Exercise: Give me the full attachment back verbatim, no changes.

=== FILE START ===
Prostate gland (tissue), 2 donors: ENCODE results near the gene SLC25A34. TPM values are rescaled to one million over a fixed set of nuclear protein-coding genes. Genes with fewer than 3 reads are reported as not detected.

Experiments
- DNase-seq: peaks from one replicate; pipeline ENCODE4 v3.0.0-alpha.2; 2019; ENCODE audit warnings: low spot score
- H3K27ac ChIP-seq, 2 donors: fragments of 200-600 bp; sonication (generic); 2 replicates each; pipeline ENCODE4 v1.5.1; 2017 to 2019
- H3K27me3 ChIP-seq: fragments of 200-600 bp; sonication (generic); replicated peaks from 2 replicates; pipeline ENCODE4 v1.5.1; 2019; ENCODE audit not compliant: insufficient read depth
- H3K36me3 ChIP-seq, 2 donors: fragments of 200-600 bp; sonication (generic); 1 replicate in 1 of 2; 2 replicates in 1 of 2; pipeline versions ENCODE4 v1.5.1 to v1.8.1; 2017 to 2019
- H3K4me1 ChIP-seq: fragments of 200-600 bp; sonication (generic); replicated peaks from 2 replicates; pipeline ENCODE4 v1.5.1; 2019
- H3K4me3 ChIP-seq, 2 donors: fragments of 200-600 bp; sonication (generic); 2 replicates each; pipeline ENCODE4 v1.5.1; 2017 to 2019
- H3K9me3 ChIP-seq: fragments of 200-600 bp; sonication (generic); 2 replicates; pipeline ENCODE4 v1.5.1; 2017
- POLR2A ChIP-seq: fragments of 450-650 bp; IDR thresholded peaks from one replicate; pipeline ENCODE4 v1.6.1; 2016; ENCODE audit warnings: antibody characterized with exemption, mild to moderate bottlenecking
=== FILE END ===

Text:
Prostate gland (tissue), 2 donors: ENCODE results near the gene SLC25A34. TPM values are rescaled to one million over a fixed set of nuclear protein-coding genes. Genes with fewer than 3 reads are reported as not detected.

Experiments
- DNase-seq: peaks from one replicate; pipeline ENCODE4 v3.0.0-alpha.2; 2019; ENCODE audit warnings: low spot score
- H3K27ac ChIP-seq, 2 donors: fragments of 200-600 bp; sonication (generic); 2 replicates each; pipeline ENCODE4 v1.5.1; 2017 to 2019
- H3K27me3 ChIP-seq: fragments of 200-600 bp; sonication (generic); replicated peaks from 2 replicates; pipeline ENCODE4 v1.5.1; 2019; ENCODE audit not compliant: insufficient read depth
- H3K36me3 ChIP-seq, 2 donors: fragments of 200-600 bp; sonication (generic); 1 replicate in 1 of 2; 2 replicates in 1 of 2; pipeline versions ENCODE4 v1.5.1 to v1.8.1; 2017 to 2019
- H3K4me1 ChIP-seq: fragments of 200-600 bp; sonication (generic); replicated peaks from 2 replicates; pipeline ENCODE4 v1.5.1; 2019
- H3K4me3 ChIP-seq, 2 donors: fragments of 200-600 bp; sonication (generic); 2 replicates each; pipeline ENCODE4 v1.5.1; 2017 to 2019
- H3K9me3 ChIP-seq: fragments of 200-600 bp; sonication (generic); 2 replicates; pipeline ENCODE4 v1.5.1; 2017
- POLR2A ChIP-seq: fragments of 450-650 bp; IDR thresholded peaks from one replicate; pipeline ENCODE4 v1.6.1; 2016; ENCODE audit warnings: antibody characterized with exemption, mild to moderate bottlenecking